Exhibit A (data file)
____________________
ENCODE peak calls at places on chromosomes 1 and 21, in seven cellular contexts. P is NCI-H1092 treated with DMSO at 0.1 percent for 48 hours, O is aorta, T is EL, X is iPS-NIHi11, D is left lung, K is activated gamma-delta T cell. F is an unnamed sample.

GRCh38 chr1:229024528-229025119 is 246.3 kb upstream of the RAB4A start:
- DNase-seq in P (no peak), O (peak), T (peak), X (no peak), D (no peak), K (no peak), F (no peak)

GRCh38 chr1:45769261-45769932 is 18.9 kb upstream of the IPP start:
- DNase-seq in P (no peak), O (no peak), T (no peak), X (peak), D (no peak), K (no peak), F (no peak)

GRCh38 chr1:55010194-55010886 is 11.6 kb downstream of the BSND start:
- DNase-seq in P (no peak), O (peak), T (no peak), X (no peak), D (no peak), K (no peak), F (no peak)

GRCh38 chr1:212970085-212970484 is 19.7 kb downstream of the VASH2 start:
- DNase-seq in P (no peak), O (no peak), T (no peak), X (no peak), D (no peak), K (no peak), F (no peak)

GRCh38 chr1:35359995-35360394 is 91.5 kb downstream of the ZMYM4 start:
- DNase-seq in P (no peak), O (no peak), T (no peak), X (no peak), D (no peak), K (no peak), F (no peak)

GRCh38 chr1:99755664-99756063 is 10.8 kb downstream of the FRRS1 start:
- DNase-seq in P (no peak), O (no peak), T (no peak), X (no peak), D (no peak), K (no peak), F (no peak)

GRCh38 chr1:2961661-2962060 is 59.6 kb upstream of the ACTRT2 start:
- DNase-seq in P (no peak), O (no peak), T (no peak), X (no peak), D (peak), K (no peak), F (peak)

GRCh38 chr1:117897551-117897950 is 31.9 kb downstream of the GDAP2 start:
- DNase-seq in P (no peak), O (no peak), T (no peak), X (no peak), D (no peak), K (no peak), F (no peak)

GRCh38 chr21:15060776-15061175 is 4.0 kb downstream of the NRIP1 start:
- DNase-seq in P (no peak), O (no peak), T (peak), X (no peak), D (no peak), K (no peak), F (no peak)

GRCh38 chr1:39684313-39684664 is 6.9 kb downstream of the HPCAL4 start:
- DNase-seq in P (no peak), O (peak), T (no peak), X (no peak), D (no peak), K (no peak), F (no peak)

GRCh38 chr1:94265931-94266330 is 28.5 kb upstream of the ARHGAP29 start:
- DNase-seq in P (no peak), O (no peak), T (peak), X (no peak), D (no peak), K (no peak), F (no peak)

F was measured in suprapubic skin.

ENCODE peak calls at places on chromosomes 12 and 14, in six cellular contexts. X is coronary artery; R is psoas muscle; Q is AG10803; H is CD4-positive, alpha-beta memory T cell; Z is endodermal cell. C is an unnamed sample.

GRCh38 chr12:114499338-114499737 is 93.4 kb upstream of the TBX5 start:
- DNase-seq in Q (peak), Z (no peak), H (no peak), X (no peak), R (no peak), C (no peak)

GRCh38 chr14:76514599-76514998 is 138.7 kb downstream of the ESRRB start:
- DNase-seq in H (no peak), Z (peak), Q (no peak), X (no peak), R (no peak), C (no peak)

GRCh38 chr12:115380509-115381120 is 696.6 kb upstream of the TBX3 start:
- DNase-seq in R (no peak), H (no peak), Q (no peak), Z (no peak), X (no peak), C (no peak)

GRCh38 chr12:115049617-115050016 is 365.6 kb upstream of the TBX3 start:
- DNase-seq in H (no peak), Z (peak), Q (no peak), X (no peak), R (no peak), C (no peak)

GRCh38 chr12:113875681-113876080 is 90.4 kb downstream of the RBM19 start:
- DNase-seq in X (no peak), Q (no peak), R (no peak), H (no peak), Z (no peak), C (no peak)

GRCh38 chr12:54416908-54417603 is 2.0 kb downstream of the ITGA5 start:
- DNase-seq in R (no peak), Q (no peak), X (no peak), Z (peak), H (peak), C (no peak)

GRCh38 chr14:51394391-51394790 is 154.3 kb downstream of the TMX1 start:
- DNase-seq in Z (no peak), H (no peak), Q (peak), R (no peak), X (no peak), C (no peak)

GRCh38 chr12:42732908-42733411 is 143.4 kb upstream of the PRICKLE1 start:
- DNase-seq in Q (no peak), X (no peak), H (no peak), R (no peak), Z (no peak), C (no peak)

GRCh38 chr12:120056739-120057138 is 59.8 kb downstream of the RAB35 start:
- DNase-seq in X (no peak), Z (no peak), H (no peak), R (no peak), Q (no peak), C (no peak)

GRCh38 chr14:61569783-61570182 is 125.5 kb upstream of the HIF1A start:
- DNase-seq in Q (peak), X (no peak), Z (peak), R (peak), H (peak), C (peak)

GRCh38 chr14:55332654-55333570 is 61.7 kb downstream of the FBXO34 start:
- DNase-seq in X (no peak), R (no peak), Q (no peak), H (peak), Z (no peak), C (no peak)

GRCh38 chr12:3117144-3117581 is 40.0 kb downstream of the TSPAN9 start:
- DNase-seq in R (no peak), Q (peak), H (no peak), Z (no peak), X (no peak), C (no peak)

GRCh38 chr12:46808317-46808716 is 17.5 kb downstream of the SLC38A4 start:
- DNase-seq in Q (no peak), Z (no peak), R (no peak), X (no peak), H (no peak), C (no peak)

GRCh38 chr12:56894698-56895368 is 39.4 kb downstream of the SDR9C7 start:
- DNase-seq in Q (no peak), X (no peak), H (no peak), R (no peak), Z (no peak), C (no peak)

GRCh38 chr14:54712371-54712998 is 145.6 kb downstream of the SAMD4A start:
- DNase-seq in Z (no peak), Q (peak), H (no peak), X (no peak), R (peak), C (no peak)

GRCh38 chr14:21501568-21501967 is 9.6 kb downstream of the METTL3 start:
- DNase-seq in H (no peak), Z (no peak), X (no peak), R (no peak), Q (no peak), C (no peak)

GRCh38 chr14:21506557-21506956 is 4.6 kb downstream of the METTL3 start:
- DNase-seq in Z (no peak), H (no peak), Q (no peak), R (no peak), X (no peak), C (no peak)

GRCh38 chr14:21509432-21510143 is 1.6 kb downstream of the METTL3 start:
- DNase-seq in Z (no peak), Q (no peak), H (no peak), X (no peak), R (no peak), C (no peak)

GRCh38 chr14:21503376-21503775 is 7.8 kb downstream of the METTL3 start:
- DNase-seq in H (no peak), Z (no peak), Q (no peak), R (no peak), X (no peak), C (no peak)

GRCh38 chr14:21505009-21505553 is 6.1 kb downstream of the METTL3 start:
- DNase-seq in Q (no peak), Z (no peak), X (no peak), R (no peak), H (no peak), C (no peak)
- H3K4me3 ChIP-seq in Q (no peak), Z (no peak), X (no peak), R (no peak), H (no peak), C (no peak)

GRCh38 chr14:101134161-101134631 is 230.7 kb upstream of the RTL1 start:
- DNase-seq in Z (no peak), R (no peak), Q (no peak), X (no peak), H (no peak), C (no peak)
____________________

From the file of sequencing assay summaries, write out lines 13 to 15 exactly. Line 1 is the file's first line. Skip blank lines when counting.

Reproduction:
- DNase-seq in P (no peak), O (no peak), T (no peak), X (no peak), D (no peak), K (no peak), F (no peak)

GRCh38 chr1:2961661-2962060 is 59.6 kb upstream of the ACTRT2 start:
- DNase-seq in P (no peak), O (no peak), T (no peak), X (no peak), D (peak), K (no peak), F (peak)